In the Arlington community of Maywood, there is a slightly overgrown park and a substantial neighborhood debate over how best to spend $15,000 on the park--or at this point, whether to spend the money at all.

"The real question here is not what to do with the money," says Maywood resident Gregory DePriest, "but why we have it in the first place when we don't really need it."

Maywood got its $15,000 from the Arlington Neighborhood Conservation Bond Fund, a program financed by county bonds and highly touted by county officials as a way to give residents a chance to decide for themselves what their neighborhoods need most.

But in Maywood, a group of about 40 homes off Lorcom Lane in North Arlington, residents seem unable to make any decision, and what began as a well-thought-out plan to create a small neighborhood park has developed into a major neighborhood dispute. DePriest, for one, is tired of the contrversy.

"If it were up to me," said DePriest, "I would just throw a hell of a block party, spend all the money and that would be the end of that."

To begin with, Maywood got $75,000. Part of the money was to be used to buy land for a community park and part to landscape and develop the park.

Those plans fell through when another parcel, known as Thrifton Hill Park, was donated to the county by the state as part of the I-66 construction through Arlington.

Then the community decided to buy a neighborhood house and convert it to a community center. But the community later decided to reject that plan after negotiations to buy a house fell through and after some residents questioned the need for a community center.

Last September, after nearly three years of discussion, Maywood neighors failed to agree on any major project and voluntarily returned $60,000 of the grant money to the county.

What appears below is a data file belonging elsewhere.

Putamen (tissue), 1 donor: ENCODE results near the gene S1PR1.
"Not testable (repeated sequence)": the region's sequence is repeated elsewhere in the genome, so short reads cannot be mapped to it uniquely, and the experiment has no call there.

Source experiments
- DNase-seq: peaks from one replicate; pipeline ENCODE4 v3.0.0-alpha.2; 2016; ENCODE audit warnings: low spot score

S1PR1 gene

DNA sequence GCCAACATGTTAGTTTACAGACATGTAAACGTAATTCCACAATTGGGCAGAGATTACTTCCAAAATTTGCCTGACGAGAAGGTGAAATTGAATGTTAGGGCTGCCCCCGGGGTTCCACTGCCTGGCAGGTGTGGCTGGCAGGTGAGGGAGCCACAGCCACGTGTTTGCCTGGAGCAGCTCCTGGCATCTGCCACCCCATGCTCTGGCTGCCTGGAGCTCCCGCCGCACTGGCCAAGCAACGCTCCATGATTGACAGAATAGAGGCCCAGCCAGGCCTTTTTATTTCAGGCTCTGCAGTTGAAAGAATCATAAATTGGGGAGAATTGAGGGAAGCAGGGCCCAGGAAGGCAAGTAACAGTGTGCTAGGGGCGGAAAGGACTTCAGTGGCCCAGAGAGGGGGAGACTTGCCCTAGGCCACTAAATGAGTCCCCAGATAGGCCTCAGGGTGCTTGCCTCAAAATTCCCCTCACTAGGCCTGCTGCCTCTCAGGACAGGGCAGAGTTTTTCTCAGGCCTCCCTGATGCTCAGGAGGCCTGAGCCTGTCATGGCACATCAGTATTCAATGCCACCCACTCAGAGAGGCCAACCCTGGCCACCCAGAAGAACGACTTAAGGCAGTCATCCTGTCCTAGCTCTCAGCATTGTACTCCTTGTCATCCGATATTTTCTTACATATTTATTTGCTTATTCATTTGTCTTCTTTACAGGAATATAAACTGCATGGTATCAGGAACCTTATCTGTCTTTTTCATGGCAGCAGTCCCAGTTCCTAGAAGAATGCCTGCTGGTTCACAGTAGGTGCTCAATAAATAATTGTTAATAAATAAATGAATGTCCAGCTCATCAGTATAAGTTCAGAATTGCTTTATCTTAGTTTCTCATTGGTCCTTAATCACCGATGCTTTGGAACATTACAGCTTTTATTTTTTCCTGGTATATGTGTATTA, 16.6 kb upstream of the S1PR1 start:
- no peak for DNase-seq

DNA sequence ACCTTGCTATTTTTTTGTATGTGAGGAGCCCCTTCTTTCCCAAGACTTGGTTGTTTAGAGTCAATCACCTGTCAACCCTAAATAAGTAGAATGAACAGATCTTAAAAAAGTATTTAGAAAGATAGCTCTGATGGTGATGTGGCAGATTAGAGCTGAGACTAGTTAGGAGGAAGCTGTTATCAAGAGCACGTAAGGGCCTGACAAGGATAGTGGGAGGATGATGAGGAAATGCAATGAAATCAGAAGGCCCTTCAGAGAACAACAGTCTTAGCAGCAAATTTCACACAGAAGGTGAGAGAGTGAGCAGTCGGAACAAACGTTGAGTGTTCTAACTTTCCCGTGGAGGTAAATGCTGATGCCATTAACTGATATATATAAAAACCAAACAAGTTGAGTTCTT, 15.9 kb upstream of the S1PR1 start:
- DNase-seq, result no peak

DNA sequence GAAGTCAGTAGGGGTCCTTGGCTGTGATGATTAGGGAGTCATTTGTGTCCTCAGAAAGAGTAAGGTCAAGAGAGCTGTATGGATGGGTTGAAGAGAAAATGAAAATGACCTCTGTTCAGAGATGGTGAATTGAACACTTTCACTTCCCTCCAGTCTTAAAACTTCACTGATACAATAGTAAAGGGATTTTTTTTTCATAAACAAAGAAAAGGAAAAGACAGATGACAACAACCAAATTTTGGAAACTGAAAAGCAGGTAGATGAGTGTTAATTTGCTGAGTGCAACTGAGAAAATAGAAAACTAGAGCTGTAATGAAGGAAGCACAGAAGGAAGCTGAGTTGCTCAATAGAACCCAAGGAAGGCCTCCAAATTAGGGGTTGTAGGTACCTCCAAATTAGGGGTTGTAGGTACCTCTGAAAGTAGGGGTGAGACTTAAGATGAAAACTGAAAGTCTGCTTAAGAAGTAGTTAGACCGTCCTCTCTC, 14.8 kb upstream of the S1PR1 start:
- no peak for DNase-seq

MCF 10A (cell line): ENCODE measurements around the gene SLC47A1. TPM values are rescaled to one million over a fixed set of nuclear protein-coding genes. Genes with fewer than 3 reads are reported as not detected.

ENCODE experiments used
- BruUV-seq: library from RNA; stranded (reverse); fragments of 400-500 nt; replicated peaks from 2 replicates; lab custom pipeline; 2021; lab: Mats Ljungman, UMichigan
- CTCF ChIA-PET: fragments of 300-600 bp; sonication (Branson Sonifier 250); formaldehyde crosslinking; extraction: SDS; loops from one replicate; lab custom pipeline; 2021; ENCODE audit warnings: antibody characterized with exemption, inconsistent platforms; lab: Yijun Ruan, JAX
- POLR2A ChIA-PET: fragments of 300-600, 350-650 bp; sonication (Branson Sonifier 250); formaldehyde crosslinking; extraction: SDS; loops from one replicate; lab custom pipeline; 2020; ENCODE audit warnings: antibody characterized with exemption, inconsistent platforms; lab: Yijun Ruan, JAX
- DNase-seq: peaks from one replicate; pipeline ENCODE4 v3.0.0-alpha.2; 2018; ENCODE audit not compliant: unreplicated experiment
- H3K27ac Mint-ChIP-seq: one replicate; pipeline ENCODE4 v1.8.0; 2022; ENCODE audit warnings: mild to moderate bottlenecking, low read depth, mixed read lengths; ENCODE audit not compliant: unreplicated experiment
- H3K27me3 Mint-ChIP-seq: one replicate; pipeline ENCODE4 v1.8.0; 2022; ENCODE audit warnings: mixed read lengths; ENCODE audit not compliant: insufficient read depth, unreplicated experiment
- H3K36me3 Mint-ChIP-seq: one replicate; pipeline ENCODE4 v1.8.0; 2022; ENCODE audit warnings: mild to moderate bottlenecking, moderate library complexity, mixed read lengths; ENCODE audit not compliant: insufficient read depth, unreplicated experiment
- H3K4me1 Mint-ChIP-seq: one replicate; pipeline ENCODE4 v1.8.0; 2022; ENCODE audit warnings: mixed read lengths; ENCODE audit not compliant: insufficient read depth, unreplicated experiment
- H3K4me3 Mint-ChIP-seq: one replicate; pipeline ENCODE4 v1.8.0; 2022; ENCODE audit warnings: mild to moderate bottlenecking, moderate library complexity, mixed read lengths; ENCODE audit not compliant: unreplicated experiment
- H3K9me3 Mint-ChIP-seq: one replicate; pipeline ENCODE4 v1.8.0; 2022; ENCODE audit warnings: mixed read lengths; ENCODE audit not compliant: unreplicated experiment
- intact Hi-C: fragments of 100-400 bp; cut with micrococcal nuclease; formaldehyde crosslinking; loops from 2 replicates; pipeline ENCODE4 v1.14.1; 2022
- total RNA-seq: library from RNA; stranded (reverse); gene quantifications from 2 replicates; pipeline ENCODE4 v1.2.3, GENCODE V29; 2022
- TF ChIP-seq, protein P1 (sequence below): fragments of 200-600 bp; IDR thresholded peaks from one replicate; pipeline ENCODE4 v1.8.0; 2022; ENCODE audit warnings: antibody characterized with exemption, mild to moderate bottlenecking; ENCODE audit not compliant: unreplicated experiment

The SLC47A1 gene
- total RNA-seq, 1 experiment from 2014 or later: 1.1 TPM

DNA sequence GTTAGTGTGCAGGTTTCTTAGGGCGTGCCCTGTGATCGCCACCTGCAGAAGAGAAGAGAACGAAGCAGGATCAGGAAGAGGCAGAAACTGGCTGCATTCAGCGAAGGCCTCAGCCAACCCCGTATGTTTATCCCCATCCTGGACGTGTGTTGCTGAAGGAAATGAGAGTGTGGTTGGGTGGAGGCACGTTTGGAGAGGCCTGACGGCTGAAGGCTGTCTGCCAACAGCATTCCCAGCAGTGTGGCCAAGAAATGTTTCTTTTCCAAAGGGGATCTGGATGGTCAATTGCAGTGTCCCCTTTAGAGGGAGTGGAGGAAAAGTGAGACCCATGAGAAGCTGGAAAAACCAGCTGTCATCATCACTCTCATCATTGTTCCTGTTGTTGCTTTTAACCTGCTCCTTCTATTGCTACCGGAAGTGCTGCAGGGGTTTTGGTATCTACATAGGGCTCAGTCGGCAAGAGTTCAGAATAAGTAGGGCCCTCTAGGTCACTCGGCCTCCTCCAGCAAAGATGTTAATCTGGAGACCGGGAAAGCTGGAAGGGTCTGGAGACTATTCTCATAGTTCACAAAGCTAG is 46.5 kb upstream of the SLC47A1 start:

At the same time, the neighborhood voted to use the remaining $15,000 to build a basketball court at Thrifton Hill and to do additional landscaping.

But last week, after a public meeting on the plan, the basketball court was rejected too, sending the neighborhood back to square one: What to do with the money.

After the 53-to-29 vote to reject the basketball court, the chairman of a Maywood committee formed to look into uses for the money said the committee would circulate questionnaires among neighbors and possibly come up with plans to use the $15,000 by the end of the summer.

"This whole things is sort of crazy when you think we're racking our brains thinking up a use for this money when there have to be things in the county that really need funding," said DePriest, who opposed the basketball court. "It is crazy to give tax money to the people and say use it or lose it. That simply creates conflict among neighbors and leads to uses that may not be desirable, or even needed."

Officials in charge of the conservation program do not seem to be as dismayed as DePriest by the Maywood problems.